Paradise Papers spur EU attack on offshore financial jurisdictions

Paradise Papers spur EU attack on offshore financial jurisdictions

Paradise Papers spur EU attack on offshore financial jurisdictions

The European Union is preparing to target offshore tax havens which make it easier for the wealthy to legally avoid paying tax.

Although EU finance supremo Pierre Moscovici admits tax avoiders who do business with offshore tax havens are not breaking any current laws, he believes tax and banking laws should be changed to disallow the use of loopholes of this type. As a result, the influential eurocrat is compiling a ‘blacklist’ of international tax havens highlighting around 50 countries which allow tax avoidance. In addition, he’s planning to bring in new laws aimed at prohibiting lawyers, tax advisors and banks from setting up schemes which result in tax avoidance, and is also planning to impose compulsory country-for-country reporting by companies in order to make sure they pay local taxes on profits from sales made outside their home countries.

The European Union wants the blacklist to be published by the end of this year, with the new rules to be put in place by the end of 2018. The British government is concerned about the inclusion on the blacklist of several of its overseas territories including Bermuda, the Cayman Islands and the British Virgin Islands, all of which are popular tax havens. Also being investigated are the Channel Islands of Jersey and Guernsey and the Isle of Man, all of which offer convenient services to expat businesses and investors living overseas. Luxembourg and Liechtenstein as well as Malta are expected to also be targeted.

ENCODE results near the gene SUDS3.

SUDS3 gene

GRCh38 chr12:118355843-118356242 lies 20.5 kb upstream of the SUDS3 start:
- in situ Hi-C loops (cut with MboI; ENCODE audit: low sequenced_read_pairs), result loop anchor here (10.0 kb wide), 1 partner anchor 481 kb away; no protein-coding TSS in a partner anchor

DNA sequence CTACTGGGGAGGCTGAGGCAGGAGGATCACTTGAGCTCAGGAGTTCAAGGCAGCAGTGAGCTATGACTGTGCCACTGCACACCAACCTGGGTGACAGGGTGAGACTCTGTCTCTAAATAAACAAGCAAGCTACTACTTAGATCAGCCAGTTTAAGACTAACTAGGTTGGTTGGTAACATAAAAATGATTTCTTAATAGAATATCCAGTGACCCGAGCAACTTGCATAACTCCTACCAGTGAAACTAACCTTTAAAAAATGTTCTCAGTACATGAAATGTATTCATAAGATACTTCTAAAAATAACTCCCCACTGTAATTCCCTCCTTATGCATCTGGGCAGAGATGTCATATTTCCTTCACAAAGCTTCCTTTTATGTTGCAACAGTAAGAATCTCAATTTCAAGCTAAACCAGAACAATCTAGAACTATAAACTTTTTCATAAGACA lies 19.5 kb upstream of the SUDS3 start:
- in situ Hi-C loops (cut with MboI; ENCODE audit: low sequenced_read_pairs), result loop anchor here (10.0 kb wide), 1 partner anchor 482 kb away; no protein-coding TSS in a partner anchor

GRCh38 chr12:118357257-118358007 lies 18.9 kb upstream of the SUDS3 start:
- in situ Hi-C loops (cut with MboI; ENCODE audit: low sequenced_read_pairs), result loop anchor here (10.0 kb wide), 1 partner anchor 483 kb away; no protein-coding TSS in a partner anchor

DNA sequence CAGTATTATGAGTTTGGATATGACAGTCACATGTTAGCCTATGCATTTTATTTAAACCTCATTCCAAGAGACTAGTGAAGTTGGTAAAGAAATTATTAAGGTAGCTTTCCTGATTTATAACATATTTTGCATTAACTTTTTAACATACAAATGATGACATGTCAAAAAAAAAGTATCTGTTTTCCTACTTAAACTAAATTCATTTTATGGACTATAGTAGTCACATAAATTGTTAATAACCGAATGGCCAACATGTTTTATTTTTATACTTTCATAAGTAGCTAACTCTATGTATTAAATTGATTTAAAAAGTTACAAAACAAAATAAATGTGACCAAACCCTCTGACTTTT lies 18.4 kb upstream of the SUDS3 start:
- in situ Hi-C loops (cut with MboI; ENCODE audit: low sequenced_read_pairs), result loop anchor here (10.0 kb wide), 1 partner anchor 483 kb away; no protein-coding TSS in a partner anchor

Moscovici is fully aware the tax planning optimization schemes provided by offshore jurisdictions are perfectly legal, as is tax avoidance itself. In addition, a number of offshore jurisdiction provide banking services for UK expats now unable to continue with their UK bank, as well as for long-stay Britons living overseas and making sure HMRC is correct in listing them as non-domiciled and non-resident. It’s not known what effect, if any, would be had on legal bank accounts of this type.

News of the EU’s attempt to clamp down on offshore financial centres came following the leaking of the infamous Paradise Papers listing names of the wealthy and famous who use offshore facilities to ameliorate their tax bills. Supporters of the EU’s move may well concentrate on money-laundering and the proceeds of crime as reason enough to muzzle offshore tax havens, but one thing’s for certain – everyday expats simply needing somewhere to put their capital will suffer more than the fat cats listed in the leaked papers.

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